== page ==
He also foresaw a serious internal challenge to the power of the Qing in China: “The frequent insurrections in the distant provinces are ambiguous oracles of the real sentiments of the people. The predominance of the Tartars and the emperor’s partiality for them are the common subjects of conversation among the Chinese whenever they meet together in private. There are certain mysterious societies in every province, who, though narrowly watched by the government, find means to elude its vigilance, and often hold secret assemblies, where they revive the memory of ancient independence, brood over recent injuries, and meditate revenge.” The Taiping, Nien, and the Boxer rebellions were to follow in the next several decades and the last Qing emperor abdicated in 1912.

Weiqi and the strategy of a thousand cuts

If we see the encounter between China and Macartney through the lens of weiqi, England was a small country in a faraway place that did not deserve any investment of the court’s energy. Modern China may be viewed as a restoration of the Qing empire, with the difference that the court has been replaced by the Communist Party.

Weiqi is profoundly strategic, but with incisive and complex tactics. The game proceeds with the players trying to balance conflicting and yet complementary objectives of territorial acquisition, projecting “influence,” maintaining access to the centre, and attack and defence. The tactics used in the game involve diversions and pincer and broader attacks and sacrifices. In weiqi, the consolidation of territorial borders takes place between safe opposing armies.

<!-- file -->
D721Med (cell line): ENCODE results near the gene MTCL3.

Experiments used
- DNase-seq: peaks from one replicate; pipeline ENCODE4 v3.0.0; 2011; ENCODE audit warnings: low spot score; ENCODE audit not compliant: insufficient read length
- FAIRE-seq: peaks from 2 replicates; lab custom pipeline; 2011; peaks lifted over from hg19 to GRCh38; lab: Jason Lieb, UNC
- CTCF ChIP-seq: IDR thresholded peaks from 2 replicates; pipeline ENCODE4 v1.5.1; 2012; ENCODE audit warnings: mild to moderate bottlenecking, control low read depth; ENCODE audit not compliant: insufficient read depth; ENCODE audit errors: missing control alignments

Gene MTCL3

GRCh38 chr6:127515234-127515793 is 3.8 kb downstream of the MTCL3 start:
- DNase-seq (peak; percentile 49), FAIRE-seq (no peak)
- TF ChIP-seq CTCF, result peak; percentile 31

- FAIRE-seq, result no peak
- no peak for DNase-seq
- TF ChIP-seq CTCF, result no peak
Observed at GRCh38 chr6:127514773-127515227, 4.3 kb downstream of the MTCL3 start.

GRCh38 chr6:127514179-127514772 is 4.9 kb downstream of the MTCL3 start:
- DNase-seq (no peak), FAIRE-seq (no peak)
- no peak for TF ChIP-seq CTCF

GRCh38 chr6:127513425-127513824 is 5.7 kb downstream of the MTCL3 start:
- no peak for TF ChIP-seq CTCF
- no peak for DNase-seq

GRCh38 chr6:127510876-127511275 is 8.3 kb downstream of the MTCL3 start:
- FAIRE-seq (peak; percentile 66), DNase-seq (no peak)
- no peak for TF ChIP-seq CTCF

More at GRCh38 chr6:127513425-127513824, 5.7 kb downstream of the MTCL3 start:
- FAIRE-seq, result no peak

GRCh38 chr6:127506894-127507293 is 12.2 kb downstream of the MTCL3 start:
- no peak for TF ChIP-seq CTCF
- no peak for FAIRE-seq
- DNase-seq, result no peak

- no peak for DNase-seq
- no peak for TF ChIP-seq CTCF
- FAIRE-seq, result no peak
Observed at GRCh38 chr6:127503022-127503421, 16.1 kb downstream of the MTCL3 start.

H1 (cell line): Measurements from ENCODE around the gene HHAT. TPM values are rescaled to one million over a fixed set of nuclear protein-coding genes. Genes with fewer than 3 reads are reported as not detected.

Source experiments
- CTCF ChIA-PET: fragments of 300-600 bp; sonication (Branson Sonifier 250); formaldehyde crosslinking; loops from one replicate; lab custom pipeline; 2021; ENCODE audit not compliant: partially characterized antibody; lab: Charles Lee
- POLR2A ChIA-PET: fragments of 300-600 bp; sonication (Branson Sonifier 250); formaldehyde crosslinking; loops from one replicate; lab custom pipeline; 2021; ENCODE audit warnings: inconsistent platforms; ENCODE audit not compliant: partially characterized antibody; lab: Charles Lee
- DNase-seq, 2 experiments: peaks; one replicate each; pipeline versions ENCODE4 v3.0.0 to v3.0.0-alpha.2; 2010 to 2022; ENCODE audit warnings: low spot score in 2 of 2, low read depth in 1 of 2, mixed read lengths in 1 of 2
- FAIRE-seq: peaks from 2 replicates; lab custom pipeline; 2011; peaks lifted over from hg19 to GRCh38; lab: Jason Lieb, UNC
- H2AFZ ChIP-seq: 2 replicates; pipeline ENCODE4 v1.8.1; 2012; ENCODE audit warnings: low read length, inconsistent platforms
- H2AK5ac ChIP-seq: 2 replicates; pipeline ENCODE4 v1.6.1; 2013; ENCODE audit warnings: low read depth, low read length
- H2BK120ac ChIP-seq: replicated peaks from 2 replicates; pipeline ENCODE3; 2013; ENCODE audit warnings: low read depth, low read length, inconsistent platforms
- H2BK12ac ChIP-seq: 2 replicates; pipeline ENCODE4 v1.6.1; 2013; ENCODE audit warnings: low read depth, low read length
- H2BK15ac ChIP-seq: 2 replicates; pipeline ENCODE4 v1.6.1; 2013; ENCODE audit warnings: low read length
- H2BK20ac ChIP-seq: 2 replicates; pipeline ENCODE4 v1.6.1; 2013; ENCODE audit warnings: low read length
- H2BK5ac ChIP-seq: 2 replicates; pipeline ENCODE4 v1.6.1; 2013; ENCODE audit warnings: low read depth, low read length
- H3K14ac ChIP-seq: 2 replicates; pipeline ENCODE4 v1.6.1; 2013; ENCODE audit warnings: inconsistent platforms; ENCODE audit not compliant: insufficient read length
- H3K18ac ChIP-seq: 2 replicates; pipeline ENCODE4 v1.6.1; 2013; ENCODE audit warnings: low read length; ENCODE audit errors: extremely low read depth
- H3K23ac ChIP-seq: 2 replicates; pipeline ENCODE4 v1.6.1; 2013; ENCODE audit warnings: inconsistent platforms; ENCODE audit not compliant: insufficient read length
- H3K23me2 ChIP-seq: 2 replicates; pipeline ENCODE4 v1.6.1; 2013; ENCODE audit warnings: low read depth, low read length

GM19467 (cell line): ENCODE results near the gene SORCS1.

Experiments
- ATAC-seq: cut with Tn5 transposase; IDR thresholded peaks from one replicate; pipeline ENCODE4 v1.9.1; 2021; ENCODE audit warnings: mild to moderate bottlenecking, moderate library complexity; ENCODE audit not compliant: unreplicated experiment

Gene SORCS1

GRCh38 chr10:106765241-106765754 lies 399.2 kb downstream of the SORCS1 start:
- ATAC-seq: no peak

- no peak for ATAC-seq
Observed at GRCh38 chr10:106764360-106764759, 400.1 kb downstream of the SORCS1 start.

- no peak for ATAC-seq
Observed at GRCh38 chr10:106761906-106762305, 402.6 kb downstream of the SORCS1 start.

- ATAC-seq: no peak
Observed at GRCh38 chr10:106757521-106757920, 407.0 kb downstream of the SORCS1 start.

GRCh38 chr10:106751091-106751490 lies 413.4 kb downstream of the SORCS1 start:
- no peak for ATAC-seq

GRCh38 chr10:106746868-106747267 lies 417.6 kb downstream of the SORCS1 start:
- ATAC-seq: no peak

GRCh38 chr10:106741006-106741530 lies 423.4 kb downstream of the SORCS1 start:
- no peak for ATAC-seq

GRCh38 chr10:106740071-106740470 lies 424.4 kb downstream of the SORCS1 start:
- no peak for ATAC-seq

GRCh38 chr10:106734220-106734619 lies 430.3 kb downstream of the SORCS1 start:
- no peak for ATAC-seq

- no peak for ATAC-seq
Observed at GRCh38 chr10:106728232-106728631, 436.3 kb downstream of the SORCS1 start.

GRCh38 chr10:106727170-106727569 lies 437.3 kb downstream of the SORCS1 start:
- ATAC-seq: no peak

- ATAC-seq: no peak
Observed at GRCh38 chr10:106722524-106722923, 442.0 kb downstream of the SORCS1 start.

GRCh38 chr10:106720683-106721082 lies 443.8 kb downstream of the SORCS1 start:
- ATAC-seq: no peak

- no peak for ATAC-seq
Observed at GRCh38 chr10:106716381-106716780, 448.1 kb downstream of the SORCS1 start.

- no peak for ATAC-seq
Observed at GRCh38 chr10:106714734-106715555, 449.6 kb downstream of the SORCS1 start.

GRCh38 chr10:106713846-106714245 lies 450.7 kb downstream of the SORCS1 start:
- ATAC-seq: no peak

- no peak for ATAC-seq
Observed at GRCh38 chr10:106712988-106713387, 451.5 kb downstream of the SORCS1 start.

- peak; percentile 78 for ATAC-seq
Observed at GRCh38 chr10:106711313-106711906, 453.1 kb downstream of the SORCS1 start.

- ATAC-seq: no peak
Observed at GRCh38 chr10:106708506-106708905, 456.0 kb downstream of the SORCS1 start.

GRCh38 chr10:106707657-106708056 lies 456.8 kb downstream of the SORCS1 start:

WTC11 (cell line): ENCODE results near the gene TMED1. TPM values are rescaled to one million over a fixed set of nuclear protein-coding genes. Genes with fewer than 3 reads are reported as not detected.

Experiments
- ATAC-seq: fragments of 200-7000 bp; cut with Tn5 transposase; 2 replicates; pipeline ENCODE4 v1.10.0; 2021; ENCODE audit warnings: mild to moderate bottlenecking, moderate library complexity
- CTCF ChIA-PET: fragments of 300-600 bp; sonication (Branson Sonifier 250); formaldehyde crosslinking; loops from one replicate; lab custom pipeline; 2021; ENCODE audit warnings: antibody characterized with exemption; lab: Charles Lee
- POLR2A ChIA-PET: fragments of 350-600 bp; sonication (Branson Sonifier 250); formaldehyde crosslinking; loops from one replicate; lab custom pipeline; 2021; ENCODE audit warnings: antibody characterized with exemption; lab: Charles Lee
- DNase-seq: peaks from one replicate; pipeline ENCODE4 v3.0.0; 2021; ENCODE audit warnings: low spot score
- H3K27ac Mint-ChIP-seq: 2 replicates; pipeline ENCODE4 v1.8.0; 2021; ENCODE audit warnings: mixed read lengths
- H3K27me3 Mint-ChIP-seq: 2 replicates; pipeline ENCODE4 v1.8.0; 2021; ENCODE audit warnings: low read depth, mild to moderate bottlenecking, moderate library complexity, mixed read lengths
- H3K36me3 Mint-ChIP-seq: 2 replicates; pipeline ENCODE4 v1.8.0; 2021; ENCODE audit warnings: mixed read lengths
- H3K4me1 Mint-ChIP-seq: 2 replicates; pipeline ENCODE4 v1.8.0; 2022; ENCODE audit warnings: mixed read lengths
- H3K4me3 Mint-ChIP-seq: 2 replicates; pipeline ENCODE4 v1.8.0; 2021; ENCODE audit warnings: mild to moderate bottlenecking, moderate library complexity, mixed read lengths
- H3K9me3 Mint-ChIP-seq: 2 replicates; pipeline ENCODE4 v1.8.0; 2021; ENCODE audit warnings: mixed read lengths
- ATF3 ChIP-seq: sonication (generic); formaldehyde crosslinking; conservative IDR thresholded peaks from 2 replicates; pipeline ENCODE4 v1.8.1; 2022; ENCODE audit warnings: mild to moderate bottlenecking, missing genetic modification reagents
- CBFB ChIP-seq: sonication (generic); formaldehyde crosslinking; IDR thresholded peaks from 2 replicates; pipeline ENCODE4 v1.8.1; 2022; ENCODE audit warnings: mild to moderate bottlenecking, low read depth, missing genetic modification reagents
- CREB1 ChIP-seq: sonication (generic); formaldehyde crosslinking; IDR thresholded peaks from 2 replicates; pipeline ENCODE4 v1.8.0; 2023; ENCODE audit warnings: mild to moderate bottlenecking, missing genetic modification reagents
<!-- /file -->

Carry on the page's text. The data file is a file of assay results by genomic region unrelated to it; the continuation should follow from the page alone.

If chess is about decisive victory by vanquishing the enemy by taking the fight to the place where the king is located, weiqi is about consolidation of territory. This is the reason that the Qing emperors were busy fighting to keep the empire together, rather than advancing it elsewhere.

If Europe emphasises conquest, for China, the Middle Kingdom, the focus is on consolidation of its power. This difference between the styles of chess and weiqi explains Chinese history and why the Chinese did not go out to explore and conquer other nations. Another aspect of weiqi is a relentless pursuit of strategic gain, which may be called lingchi, or the strategy of a thousand cuts. The term lingchi derives from the notion of ascending a mountain slowly, where one requires a thousand small steps to reach the top.

Beijing’s warnings on economic consequences for those who challenge its political orthodoxies are consistent with the weiqi style. The punishment to those who don’t heed the warning comes in a thousand forms. China’s relentless pressure on Taiwan for reunification in fulfillment of its imperial vision is not only in terms of missiles fired across it on multiple occasions but constant shrinkage of its diplomatic space. The Chinese dole out punishment to those who welcome the Dalai Lama. Even Barack Obama met him not in his office or in public but in the basement, and the Lama had to leave through the backdoor of the White House.

(Subhash Kak is a Regents professor of engineering at Oklahoma State

University and author of 20 books, including The Architecture of Knowledge)